The Specs

The gentle giant is a heavyweight, weighing in at nearly three tons. To move all this weight, its heart is a 6.2 liter V8 that cranks out 420 hp, which is enough to pull the XL Denali from 0-60 in under 6 seconds! Impressive numbers for a vehicle this large, but the Denali XL does not feel as fast as it reads on paper. Put your foot down and there is a slight delay in throttle response as the Denali listens to your command and then tries to maintain its composure by smoothly accelerating instead of snapping your neck back into the headrest. The 8-speed transmission makes sure that you don’t feel anything but a continuous flow of torque as it climbs to 80 mph. It can tow up to 8,000lb and carry more than 1,500lb in the back for those extended road trip adventures. It seems that the Yukon XL Denali is extra-large in just about every aspect, including the price; this model was $81,000 and change.

Wrapping it up

If I had to say anything bad about my experience with the Yukon XL Denali, it is that it drives like a car. Comfortable it may be, but you can find yourself underestimating stopping distance and turning speed until you remember that your moving 6,000 pounds of SUV and have to get a little firmer with the brakes. It’s nothing too serious, but worth warning those who have never driven a large vehicle before. One thing that bothered me at the beginning was why someone would choose a GMC Denali over a Cadillac Escalade if the price gap is but a few thousand dollars more or less; that’s if, of course, you go easy on the options. GMC’s are marketed as vehicles for blue collar workers whose hard work has earned them a white collar career; in short, tough vehicles with luxury features. A Cadillac owner may run a bank, but a GMC Denali owner runs a construction business he or she built from scratch. And good for him or her.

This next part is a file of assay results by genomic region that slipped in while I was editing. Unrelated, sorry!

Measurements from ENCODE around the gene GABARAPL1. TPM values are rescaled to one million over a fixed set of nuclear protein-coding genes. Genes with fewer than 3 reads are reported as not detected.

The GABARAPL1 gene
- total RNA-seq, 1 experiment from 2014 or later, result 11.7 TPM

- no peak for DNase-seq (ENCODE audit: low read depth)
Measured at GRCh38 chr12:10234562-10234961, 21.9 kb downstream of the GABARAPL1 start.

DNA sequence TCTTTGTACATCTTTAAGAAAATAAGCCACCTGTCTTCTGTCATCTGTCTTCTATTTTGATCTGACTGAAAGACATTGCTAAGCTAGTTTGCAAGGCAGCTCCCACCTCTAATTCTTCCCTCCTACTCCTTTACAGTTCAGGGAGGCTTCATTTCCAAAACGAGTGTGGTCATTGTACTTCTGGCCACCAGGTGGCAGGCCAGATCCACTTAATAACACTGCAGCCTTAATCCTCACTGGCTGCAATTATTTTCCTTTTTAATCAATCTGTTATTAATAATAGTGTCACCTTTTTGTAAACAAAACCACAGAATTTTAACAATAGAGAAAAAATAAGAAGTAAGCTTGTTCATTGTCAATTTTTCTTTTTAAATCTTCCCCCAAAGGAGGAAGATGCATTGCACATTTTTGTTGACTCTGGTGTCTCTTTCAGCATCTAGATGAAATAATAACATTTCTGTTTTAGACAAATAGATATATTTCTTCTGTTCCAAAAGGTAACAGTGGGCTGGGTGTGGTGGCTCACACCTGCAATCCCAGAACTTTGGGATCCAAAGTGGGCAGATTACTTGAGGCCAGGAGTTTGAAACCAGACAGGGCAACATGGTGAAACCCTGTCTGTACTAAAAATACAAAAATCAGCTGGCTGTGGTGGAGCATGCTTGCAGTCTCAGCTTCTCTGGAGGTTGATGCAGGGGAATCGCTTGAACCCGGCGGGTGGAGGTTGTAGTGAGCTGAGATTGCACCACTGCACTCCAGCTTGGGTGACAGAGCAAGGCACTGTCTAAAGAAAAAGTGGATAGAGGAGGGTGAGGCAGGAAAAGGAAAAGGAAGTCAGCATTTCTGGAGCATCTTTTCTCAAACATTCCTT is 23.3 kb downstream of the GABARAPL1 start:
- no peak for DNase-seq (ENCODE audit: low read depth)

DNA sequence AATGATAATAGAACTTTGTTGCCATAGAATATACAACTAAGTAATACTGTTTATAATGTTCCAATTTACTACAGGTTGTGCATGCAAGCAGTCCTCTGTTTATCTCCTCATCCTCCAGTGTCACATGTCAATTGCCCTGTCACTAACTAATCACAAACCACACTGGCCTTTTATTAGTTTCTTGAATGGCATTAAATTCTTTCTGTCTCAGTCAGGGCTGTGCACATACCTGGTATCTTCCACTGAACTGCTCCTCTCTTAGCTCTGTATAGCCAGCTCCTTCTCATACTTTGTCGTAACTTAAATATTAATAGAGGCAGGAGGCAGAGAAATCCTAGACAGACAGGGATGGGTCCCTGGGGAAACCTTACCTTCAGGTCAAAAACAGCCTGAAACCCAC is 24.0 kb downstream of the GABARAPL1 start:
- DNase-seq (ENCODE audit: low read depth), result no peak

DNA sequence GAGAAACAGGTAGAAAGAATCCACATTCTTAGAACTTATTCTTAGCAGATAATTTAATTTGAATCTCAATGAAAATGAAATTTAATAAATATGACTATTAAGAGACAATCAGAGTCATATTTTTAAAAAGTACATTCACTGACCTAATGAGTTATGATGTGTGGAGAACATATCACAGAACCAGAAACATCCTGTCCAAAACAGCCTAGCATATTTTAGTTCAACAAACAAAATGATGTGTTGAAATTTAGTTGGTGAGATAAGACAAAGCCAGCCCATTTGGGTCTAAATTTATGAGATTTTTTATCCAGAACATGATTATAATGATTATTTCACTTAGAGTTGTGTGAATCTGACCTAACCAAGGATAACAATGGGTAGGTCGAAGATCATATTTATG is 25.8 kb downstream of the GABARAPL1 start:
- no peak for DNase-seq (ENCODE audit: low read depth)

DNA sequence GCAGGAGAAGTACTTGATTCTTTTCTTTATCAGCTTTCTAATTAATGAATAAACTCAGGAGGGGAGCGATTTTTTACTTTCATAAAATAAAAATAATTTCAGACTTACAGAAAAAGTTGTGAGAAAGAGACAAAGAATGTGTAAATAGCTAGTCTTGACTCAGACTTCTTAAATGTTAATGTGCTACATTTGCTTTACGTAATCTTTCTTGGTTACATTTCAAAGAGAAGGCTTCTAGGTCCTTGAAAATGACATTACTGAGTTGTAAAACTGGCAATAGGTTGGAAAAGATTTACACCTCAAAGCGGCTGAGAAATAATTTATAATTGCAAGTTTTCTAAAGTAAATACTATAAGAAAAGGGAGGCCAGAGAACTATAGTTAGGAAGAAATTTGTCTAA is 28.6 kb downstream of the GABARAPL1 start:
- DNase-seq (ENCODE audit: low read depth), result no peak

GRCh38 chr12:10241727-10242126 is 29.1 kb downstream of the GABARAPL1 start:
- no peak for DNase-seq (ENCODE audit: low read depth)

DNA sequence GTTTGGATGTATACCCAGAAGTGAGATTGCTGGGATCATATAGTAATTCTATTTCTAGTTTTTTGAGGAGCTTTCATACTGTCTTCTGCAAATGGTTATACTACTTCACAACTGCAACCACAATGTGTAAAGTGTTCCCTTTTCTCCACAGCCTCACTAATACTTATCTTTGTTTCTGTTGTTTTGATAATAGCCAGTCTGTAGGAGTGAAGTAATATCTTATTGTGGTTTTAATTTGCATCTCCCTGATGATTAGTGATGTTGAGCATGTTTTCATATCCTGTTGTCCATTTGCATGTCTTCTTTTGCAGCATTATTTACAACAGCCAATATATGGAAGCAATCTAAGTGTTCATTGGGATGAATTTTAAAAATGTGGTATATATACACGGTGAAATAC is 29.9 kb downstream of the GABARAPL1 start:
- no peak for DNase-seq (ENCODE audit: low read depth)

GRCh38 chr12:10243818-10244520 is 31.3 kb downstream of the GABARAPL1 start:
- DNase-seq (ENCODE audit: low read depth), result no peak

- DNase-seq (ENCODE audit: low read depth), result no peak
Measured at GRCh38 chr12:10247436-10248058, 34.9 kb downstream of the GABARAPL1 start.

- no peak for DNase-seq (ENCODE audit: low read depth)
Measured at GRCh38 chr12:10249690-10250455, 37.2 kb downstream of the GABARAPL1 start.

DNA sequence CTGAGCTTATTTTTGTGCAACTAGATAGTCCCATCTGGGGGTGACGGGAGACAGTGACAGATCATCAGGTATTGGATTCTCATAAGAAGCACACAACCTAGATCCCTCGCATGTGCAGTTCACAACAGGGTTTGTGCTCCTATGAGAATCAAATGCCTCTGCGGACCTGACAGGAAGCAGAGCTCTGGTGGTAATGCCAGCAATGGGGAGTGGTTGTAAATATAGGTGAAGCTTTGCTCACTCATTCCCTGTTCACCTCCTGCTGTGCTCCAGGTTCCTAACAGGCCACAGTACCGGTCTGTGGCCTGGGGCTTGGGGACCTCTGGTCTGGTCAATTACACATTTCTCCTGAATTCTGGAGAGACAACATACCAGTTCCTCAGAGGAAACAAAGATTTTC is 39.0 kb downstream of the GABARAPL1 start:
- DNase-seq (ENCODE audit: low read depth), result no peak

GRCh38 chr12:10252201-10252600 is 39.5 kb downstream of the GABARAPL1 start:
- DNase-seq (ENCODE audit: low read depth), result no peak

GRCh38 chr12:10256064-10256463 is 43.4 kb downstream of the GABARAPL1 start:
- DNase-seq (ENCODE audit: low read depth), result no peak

Jesus Garcia

Freelance Writer, Vintage Automotive collector. Struggling Auto Journalist/Writer looking for an opportunity. Visit my website for great car stories & articles! jesusbehindthewheel.com.